Symptoms and treatment of blepharospasm

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Briefly called twitching, spasm is an uncontrolled muscle contraction. When it happens to the eye or eyes, the condition is named eye twitching. Many people have one or several experiences of eye twitching, which can occur in only one eye or both eyes. More exactly, this twitching effect occurs to the eyelid. The condition of eye twitching in one eye is called hemifacial spasm. This form of eye twitching can be caused by various factors, including lack of sleep, bad diet, improper medication and others. Hemifacial spasm will always resolve on its own.

Regular symptoms of blepharospasm

When eye twitching happens to both eyes, it is called blepharospasm. Blepharospasm has many symptoms. Excessive blinking and spasm in both eyes are the most common. The eye muscles and facial areas can not help twitching. Blepharospasm can also cause untreatable dry eyes. Moreover, light sensitivity is also a possible symptom. Experiencing some of these symptoms, it is necessary to visit an eye doctor for further diagnosis. Do not ignore these signs because this eye problem is usually chronic and persistent. An early detection and awareness is the first step.

Lasting blepharospasm causes serious consequences

Unlike hemifacial spasm, blepharospasm does not resolve itself or go away without external interference. Even mild treatment is helpless. Without in-time treatment, blepharospasm can gradually cause the eyelids to droop. In serious cases, normal vision will be affected due to excessive droopy eyelids. As a result, many day-to-day activities will be affected. Blepharospasm can also present life challenges as serious as blindness. The formal name of benign essential blepharospasm indicates that the reason for this condition is still unclear. Ocular professionals only suggest some possible contributing factors like fatigue, stress and irritation.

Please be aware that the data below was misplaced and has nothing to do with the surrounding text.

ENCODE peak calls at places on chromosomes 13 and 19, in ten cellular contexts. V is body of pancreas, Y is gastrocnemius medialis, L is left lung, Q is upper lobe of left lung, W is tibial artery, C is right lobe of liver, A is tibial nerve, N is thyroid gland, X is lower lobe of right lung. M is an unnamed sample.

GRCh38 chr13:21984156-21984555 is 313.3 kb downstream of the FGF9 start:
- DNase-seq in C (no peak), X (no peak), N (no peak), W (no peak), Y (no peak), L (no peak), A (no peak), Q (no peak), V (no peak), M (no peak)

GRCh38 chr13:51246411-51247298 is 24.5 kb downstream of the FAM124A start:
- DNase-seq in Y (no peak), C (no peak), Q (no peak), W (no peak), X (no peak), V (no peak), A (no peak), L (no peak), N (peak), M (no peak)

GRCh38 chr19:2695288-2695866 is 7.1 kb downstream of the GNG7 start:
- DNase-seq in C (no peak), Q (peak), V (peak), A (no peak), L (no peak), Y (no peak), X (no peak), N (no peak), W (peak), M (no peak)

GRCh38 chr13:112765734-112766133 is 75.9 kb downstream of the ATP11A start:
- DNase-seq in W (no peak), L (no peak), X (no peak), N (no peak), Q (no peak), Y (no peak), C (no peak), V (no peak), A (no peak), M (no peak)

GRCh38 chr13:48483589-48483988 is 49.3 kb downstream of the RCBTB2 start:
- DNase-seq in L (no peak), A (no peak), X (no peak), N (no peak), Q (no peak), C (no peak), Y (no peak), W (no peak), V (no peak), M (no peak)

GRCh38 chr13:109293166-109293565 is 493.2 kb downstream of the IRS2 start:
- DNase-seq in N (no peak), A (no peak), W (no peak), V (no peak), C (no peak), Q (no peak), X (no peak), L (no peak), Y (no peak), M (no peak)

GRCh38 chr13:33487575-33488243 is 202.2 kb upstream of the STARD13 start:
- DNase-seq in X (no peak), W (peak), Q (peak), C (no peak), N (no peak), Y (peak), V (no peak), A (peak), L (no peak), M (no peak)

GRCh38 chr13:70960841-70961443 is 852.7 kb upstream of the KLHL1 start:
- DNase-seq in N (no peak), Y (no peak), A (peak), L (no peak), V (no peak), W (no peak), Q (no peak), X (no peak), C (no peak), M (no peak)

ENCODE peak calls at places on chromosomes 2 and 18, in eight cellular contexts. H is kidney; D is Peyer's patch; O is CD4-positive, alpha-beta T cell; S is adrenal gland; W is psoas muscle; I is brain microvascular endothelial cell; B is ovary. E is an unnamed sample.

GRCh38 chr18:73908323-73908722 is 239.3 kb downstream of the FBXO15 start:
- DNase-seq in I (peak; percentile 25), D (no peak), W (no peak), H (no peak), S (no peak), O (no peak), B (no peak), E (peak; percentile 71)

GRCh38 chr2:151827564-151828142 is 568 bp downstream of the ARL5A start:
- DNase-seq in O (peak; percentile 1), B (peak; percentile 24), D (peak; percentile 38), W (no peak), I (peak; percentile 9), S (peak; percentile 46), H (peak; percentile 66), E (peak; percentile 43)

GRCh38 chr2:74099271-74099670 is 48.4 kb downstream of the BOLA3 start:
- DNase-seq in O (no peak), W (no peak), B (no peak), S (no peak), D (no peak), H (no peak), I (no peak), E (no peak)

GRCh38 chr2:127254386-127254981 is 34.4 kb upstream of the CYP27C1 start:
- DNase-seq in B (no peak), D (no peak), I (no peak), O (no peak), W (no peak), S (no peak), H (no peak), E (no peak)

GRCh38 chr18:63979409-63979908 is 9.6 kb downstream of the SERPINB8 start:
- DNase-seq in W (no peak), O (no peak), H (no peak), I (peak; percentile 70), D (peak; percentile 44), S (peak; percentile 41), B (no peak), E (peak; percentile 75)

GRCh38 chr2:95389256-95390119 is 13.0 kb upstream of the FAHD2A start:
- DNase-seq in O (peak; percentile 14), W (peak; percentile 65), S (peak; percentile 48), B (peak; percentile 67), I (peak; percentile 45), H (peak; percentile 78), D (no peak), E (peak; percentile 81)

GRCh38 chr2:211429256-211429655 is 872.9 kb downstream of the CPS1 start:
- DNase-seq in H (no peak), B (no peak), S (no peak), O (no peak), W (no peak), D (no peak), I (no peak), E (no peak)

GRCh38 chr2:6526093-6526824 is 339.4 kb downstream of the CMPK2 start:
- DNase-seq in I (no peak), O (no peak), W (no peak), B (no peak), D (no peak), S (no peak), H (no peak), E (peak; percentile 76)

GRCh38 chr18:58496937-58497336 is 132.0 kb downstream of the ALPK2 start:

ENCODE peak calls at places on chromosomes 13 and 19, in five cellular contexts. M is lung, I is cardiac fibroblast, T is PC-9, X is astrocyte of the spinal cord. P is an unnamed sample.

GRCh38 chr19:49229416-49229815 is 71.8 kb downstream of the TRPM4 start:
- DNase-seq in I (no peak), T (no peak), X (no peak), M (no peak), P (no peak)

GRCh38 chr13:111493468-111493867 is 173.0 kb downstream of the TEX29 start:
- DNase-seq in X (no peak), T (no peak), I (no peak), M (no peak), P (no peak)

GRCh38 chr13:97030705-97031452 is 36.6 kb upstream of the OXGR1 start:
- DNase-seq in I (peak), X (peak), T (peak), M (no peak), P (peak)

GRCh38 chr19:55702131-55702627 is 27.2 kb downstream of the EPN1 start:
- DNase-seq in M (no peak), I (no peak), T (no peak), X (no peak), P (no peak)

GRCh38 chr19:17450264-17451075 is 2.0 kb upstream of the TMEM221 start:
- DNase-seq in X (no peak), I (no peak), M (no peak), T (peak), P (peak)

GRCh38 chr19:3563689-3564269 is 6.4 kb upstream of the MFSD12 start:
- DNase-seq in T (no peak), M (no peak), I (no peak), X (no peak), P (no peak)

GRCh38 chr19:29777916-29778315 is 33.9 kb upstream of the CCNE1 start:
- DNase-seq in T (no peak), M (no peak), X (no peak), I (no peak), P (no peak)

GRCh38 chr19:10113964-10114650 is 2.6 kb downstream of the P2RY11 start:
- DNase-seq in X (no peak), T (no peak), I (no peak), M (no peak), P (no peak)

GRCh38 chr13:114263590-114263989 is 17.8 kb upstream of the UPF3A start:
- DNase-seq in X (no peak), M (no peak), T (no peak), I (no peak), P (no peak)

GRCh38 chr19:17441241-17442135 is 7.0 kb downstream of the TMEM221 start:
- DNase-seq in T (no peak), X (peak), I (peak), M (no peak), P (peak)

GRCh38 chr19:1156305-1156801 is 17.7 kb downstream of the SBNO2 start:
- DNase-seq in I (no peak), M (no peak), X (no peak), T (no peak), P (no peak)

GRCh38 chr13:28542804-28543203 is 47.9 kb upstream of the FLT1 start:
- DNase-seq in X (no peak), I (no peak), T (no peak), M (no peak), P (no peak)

Correct diagnosis is no easy

In this case, it is quite necessary to make an appointment with an eye doctor once the situation of eyelid twitching goes on for several days. Blepharospasm is harder to be diagnosed than hemifacial spasm. Sometimes blepharospasm is misdiagnosed as allergies or dry eye syndrome. Early diagnosis of the problem is an uneasy task, partially because there are only quite a few recorded cases. It is more important for patients to receive proper treatment of blepharospasm, rather than seeking its underlying reason.

Different treatments are optional

Drug therapy, Botox injections, and surgery are the most common treatments for blepharospasm present now. More specifically, patients who receive drug therapy usually report unpredictable and short-term results. The effectiveness of Botox infection will decrease after several years of use. Surgical treatments like protractor myectomy provide another good option for patients who can not receive a good result from medication or Botulinum toxin injection. It is the doctor who can make a proper choice.